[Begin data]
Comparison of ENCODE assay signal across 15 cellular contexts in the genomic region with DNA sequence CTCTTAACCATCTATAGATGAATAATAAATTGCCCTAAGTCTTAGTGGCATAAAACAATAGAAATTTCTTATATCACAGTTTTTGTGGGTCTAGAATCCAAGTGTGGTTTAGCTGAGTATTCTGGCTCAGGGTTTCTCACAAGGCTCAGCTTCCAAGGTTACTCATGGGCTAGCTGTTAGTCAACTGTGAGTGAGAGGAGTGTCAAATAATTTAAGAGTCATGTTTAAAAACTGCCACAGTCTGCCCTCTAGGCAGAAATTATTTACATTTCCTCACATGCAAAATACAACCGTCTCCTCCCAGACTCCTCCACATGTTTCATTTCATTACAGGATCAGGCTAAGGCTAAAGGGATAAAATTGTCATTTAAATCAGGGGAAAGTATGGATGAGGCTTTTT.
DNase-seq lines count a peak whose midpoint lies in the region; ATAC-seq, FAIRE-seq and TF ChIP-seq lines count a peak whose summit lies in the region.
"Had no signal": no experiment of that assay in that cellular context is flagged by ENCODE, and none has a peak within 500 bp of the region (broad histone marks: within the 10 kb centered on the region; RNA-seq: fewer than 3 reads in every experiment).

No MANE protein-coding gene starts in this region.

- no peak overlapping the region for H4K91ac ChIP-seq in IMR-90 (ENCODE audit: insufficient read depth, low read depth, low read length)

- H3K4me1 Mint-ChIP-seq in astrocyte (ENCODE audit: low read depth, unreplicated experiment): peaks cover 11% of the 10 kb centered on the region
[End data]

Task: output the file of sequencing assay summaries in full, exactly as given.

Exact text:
Comparison of ENCODE assay signal across 15 cellular contexts in the genomic region with DNA sequence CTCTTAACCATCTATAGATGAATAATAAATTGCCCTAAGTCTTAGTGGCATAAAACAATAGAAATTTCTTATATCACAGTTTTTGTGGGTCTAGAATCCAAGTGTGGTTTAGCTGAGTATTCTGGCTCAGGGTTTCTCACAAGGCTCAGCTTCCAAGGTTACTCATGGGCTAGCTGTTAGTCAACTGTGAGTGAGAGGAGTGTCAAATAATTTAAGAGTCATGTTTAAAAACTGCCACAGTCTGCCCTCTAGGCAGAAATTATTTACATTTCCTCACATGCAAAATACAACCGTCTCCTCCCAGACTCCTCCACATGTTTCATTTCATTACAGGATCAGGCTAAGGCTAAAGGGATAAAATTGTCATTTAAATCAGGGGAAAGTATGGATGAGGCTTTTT.
DNase-seq lines count a peak whose midpoint lies in the region; ATAC-seq, FAIRE-seq and TF ChIP-seq lines count a peak whose summit lies in the region.
"Had no signal": no experiment of that assay in that cellular context is flagged by ENCODE, and none has a peak within 500 bp of the region (broad histone marks: within the 10 kb centered on the region; RNA-seq: fewer than 3 reads in every experiment).

No MANE protein-coding gene starts in this region.

- no peak overlapping the region for H4K91ac ChIP-seq in IMR-90 (ENCODE audit: insufficient read depth, low read depth, low read length)

- H3K4me1 Mint-ChIP-seq in astrocyte (ENCODE audit: low read depth, unreplicated experiment): peaks cover 11% of the 10 kb centered on the region